Activists: Duterte should apologize to Marawi evacuees for prolonged displacement

Activists: Duterte should apologize to Marawi evacuees for prolonged displacement

MARAWI CITY––President Duterte should apologize to thousands of Marawi residents unable to return to their homes and communities after being displaced by the five-month war in the city between government troops and Islamic State (IS) terrorists four years ago.

Mindanao State University Prof. Tirmizy Abdullah, one of the conveners of the Marawi Advocacy Accompaniment (MAA), said the apology may be made during Duterte’s last State of the Nation Address (Sona), when his performance is measured by the people.

“The ultimate test of (the success of) Marawi rehab is the safe and dignified return of the IDPs,” Abdullah pointed out.

Displaced residents and civil society groups have described as “a dismal failure” by the Duterte administration’s performance in rebuilding this city from the ashes of the 2017 war that ruined its commercial district that used to be Dansalan, a centuries-old settlement that would grow into today’s Marawi.

The government’s rehab program for the city is overseen and coordinated by Task Force Bangon Marawi (TFBM). A government assessment in 2018 pegged the cost of rebuilding the city at P70 billion, mainly to restore public infrastructure.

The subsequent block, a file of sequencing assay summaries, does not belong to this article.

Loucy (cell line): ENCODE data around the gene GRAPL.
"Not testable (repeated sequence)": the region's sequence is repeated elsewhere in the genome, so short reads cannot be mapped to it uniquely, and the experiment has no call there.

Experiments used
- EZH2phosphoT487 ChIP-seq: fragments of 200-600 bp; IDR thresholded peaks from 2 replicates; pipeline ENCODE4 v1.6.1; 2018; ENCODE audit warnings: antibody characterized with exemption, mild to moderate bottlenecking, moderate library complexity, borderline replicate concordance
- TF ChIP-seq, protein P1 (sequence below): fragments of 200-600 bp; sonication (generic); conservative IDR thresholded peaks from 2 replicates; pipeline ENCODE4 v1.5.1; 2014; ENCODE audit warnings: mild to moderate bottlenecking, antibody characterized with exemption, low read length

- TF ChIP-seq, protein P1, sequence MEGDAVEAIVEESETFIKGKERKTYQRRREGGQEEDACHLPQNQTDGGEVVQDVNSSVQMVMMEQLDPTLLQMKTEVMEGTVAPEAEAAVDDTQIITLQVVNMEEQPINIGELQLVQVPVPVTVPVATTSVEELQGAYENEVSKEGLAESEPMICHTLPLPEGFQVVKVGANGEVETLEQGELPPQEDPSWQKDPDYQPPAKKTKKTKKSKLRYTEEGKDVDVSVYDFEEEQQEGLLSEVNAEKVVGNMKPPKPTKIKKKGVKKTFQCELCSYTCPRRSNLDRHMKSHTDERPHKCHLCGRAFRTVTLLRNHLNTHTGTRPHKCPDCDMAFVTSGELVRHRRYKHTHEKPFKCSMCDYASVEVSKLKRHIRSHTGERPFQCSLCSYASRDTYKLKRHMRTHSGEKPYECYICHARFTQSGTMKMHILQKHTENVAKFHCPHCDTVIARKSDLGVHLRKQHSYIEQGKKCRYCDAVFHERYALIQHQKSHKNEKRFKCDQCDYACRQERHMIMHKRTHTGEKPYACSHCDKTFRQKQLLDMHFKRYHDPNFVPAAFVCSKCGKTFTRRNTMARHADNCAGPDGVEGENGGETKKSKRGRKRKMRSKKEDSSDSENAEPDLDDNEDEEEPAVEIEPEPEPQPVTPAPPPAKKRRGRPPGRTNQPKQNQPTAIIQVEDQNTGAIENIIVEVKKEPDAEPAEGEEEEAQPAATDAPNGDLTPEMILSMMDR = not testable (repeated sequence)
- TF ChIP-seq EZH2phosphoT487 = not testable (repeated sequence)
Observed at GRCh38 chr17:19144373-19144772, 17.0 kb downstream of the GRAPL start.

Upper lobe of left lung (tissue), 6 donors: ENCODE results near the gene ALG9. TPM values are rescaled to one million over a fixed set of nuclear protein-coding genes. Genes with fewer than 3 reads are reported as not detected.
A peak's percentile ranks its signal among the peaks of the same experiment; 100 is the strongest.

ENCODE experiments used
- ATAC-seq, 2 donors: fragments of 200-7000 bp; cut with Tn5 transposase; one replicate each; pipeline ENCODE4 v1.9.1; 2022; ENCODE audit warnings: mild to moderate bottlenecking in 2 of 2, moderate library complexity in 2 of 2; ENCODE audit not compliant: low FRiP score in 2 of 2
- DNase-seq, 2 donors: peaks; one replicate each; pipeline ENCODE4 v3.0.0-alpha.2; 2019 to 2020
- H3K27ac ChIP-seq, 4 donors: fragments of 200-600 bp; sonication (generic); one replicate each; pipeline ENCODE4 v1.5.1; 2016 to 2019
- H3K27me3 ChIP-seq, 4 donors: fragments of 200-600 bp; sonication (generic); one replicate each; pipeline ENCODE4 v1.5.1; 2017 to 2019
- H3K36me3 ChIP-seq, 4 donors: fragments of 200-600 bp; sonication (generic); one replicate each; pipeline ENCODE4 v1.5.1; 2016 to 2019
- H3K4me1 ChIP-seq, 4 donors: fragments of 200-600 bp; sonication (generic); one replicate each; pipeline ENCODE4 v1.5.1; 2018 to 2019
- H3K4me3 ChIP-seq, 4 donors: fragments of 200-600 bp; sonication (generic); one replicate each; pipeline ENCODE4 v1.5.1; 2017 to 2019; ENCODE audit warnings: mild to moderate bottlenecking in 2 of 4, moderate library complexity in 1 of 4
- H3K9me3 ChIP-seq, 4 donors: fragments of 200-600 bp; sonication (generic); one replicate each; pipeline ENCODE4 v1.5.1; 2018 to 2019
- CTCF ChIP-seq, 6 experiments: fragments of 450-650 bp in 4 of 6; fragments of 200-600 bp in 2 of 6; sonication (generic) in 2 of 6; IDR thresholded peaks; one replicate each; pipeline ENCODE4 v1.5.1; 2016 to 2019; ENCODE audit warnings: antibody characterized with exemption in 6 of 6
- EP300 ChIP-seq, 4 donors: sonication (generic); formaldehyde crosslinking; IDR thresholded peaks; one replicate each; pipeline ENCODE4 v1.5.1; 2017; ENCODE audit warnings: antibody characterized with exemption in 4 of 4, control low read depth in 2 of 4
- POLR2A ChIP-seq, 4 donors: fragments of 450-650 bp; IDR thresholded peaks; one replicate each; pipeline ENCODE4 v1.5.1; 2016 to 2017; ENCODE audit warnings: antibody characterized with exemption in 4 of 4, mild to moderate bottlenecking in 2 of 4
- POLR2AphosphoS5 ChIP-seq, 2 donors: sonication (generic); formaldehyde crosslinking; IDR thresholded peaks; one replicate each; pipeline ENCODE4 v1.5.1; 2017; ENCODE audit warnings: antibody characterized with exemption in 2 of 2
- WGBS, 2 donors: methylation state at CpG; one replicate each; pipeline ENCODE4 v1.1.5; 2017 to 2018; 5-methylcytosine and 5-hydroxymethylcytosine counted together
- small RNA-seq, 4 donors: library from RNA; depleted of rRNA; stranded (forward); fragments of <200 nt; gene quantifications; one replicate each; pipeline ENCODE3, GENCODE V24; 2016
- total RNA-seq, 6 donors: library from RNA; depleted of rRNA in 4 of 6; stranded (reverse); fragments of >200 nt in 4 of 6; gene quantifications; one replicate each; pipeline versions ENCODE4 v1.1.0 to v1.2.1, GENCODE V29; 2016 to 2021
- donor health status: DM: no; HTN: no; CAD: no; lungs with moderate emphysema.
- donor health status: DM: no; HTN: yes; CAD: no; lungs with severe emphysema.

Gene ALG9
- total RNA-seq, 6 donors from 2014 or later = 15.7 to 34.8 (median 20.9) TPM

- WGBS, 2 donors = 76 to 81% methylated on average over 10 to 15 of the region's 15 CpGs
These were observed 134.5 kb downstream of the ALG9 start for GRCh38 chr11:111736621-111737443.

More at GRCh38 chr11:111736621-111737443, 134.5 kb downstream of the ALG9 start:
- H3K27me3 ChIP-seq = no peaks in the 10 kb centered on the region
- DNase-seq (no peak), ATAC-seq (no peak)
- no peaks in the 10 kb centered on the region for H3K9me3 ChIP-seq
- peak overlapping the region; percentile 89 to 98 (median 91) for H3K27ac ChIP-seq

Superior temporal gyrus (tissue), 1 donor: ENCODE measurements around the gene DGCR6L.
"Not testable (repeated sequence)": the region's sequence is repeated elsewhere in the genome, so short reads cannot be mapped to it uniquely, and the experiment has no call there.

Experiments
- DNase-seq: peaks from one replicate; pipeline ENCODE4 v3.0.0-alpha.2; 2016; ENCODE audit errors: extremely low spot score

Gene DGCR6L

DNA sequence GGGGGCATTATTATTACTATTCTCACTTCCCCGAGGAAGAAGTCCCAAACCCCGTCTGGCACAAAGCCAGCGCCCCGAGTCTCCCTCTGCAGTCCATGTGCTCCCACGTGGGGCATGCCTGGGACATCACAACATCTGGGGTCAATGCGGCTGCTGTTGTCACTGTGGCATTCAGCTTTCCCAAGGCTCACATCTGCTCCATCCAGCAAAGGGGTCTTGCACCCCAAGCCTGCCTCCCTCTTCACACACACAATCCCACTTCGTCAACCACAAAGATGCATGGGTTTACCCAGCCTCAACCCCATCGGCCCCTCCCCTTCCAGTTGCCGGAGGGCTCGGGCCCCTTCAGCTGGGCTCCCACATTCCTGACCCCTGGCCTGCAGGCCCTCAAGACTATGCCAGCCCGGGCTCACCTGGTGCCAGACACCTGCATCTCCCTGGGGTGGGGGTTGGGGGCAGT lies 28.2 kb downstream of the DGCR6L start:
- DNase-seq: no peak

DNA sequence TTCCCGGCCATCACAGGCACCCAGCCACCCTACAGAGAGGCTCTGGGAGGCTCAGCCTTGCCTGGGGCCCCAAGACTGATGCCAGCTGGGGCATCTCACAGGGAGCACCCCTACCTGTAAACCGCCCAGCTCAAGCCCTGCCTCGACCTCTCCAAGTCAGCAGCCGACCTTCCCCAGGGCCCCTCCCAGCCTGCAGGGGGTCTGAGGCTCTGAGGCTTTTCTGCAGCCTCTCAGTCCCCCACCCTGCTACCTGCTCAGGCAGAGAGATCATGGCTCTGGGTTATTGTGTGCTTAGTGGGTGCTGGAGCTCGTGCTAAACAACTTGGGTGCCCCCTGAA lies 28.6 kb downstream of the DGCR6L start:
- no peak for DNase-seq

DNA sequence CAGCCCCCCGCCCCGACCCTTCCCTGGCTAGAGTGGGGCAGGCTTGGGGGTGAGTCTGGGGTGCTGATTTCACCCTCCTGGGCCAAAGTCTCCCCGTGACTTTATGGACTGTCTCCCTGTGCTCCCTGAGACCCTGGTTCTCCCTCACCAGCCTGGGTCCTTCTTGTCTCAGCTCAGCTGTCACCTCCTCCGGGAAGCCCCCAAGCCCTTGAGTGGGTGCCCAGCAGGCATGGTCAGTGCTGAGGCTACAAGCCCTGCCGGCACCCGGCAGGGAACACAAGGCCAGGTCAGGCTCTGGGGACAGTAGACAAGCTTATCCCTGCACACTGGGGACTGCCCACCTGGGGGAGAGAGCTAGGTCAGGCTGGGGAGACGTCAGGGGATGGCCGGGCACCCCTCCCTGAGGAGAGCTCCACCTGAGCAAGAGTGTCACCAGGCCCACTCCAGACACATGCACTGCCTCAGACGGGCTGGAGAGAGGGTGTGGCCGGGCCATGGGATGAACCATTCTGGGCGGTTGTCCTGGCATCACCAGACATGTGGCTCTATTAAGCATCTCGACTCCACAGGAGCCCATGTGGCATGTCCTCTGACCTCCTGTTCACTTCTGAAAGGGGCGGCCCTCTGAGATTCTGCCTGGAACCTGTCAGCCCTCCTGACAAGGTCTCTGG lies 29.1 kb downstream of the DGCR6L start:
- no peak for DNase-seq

The area most affected by the fighting spans some 250 hectares and comprises 24 villages where over 17,000 families used to live, per profiling done by the TFBM.

“In our view, the rehab effort is a dismal failure. For one, the government has backtracked on its promises and failed at consulting relevant stakeholders in planning and implementing the programs for rehabilitation,” said Amenodin Cali, chair of Kalimudan sa Ranao Foundation, Inc.

According to Cali, “there is no other testament to that failure than the thousands of internally displaced persons (IDPs) who continue to live in squalid conditions in temporary shelter communities.”

“Four years is a long time. Had it been done wholeheartedly, the Marawi rehab program could have achieved a good measure of relief for the displaced people of the city,” Cali explained.


As of June, the United Nations High Commissioner for Refugees (UNHCR) counted 17,446 families, or close to 90,000 people, still displaced due to the 2017 siege.

Citing TFBM data, the UNHCR said 4,166 families are living in 13 transitory shelter sites. The agency also said 209 families have been relocated to permanent shelters. On July 22, 170 more families moved into permanent shelters built by the United Nations Human Settlements Program, with Japanese government support.

The government has committed to building at least 2,000 permanent shelters for families not allowed to go back to lakeside and riverside areas. The rest of the families—-over 14,000—-have to fund the reconstruction of their homes.

Menchie Dangcal, another IDP leader, said they would need financial support to rebuild their houses, hence, looked forward to a reparation program through the proposed Marawi Compensation Bill, which is still pending in Congress.